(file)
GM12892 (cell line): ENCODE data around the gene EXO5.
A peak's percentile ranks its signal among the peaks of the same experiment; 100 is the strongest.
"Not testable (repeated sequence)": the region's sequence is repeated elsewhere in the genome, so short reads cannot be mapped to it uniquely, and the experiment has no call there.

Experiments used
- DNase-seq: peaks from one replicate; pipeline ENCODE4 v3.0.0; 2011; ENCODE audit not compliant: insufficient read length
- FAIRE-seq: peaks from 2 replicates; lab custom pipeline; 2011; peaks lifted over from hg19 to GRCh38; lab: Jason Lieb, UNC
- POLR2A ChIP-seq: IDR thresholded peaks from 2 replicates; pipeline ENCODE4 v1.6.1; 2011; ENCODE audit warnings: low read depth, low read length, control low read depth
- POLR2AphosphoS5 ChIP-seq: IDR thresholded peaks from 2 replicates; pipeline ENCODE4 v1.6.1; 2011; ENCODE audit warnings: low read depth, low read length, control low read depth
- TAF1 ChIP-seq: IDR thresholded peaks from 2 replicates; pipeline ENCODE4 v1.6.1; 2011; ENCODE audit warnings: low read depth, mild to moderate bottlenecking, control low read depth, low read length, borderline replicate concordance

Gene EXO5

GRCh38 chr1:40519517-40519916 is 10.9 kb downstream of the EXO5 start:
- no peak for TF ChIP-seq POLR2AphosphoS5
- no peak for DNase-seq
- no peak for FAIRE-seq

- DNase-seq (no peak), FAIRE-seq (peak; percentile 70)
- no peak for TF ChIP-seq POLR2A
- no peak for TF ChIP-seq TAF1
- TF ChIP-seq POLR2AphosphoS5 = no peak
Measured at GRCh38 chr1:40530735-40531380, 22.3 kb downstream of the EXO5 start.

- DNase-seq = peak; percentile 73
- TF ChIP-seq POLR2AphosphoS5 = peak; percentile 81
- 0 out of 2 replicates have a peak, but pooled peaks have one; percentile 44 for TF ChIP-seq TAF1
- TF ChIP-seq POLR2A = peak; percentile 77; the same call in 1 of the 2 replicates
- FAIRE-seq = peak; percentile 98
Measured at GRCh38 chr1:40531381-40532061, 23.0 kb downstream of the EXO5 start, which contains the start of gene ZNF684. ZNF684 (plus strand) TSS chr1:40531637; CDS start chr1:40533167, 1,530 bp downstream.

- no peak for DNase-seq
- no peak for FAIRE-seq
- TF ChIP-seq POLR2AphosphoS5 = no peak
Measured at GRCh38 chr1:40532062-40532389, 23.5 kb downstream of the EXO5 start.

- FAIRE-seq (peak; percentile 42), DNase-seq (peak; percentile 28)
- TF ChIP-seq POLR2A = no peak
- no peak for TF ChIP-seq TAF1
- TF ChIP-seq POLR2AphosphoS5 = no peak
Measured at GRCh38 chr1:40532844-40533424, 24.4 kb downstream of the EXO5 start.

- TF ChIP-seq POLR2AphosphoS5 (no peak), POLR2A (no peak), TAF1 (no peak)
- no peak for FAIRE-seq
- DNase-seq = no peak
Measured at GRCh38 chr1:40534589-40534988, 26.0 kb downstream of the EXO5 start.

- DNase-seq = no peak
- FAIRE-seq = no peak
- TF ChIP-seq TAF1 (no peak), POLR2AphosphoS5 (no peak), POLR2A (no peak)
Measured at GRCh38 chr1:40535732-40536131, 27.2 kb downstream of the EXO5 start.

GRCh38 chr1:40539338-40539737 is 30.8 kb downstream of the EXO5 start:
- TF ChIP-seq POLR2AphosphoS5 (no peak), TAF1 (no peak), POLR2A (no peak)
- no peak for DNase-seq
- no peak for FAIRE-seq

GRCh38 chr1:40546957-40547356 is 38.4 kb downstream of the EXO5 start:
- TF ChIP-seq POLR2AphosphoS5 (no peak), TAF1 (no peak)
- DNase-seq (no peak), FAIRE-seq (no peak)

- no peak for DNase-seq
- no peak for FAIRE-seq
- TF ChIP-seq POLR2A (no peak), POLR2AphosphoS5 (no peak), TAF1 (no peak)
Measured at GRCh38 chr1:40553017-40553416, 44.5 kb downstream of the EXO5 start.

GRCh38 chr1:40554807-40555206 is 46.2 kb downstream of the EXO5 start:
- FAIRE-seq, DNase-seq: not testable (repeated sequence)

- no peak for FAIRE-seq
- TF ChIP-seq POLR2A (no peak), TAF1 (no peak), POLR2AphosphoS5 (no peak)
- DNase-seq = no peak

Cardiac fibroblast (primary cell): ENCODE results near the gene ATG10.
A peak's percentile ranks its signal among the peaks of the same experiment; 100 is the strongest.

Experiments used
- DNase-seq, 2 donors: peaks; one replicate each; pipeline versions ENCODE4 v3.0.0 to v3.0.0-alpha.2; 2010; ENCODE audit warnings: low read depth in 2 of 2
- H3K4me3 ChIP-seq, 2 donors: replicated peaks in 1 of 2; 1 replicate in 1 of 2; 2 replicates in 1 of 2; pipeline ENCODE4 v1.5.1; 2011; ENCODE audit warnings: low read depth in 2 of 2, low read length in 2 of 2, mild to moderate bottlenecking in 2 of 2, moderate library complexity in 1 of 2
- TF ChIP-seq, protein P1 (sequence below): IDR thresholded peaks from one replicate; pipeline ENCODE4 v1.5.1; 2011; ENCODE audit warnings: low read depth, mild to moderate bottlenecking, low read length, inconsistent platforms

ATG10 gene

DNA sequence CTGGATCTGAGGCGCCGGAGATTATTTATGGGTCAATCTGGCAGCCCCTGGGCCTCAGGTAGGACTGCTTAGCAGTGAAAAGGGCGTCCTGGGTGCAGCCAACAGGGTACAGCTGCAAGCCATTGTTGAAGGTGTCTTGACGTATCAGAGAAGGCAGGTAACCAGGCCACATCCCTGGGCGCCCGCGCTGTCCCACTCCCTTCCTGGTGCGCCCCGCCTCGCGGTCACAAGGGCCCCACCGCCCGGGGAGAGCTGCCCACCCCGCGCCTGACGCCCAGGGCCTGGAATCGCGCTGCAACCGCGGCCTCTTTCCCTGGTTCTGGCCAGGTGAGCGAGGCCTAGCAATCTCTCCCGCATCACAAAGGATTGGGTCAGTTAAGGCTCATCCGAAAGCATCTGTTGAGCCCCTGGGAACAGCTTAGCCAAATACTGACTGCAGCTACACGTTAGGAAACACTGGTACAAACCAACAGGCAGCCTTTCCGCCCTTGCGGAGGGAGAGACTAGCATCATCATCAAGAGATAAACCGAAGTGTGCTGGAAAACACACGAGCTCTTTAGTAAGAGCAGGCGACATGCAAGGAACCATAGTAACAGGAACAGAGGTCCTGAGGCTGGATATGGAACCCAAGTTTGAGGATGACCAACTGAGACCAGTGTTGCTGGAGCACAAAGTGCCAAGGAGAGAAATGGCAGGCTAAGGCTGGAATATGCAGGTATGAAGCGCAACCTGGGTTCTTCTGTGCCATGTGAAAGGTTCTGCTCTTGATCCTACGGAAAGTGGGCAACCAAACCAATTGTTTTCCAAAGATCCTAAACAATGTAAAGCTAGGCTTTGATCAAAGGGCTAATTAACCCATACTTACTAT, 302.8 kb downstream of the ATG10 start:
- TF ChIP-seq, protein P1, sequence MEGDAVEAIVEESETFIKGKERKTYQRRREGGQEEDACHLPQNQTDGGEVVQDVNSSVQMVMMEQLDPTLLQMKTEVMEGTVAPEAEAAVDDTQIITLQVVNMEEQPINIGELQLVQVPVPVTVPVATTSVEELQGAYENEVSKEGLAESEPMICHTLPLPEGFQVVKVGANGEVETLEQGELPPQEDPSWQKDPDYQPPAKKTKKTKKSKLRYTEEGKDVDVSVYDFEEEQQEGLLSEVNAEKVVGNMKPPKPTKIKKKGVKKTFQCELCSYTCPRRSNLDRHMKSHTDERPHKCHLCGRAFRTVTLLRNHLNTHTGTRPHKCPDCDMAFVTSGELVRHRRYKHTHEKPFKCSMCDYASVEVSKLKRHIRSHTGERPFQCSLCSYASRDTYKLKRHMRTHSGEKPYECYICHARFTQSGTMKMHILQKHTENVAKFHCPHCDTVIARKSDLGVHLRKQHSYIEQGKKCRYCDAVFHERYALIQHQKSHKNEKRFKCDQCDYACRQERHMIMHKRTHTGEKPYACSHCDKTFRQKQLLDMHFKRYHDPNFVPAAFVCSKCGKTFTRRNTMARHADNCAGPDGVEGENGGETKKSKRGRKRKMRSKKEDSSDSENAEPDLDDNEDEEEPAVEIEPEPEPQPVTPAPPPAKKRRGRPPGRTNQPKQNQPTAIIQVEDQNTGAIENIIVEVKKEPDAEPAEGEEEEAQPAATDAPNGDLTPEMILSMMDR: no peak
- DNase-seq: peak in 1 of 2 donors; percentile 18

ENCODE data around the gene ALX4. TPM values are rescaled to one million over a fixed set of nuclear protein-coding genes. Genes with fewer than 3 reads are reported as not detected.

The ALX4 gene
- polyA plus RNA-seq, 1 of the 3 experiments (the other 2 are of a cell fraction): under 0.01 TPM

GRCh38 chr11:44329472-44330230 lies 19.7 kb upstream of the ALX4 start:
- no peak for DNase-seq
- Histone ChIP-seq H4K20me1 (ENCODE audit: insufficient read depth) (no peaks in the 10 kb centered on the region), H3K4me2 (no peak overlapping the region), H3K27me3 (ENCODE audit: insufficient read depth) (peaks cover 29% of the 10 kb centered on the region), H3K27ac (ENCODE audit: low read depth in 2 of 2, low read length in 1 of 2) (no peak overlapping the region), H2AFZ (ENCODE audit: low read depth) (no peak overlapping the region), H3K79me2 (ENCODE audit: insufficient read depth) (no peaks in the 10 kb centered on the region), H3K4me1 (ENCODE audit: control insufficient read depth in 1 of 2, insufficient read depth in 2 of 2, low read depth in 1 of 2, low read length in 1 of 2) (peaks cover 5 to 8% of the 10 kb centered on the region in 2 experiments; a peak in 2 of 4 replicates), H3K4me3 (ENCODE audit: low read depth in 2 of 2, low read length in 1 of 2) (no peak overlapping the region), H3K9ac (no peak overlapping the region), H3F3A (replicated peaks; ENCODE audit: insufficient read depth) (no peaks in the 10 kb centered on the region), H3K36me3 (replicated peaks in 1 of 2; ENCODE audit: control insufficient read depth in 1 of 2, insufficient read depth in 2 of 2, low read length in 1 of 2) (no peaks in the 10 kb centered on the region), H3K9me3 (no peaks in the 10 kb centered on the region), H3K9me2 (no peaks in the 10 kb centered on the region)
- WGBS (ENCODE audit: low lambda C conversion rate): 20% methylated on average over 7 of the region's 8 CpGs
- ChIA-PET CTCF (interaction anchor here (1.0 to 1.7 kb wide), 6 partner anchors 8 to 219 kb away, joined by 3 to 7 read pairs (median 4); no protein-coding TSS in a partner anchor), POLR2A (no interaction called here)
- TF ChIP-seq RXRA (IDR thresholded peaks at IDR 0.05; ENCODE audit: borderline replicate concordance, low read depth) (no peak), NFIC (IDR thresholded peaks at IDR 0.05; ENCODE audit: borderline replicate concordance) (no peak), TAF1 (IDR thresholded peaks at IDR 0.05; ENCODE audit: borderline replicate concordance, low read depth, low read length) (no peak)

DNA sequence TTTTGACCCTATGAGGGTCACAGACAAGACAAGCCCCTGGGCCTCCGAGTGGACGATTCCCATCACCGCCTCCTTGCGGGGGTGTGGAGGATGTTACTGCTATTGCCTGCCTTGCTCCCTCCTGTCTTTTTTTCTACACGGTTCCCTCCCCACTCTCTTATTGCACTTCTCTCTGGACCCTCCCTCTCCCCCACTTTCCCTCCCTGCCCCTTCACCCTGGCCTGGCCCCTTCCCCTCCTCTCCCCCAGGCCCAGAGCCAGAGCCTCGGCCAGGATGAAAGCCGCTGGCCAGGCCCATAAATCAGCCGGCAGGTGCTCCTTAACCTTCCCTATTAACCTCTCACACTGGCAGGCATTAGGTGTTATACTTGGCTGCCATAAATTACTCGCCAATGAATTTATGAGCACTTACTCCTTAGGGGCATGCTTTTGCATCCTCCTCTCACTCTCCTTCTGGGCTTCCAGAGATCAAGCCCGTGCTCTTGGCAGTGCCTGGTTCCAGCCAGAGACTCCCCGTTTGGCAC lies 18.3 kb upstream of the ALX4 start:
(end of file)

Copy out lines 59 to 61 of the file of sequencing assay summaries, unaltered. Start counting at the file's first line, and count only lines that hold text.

Cardiac fibroblast (primary cell): ENCODE results near the gene ATG10.
A peak's percentile ranks its signal among the peaks of the same experiment; 100 is the strongest.

Experiments used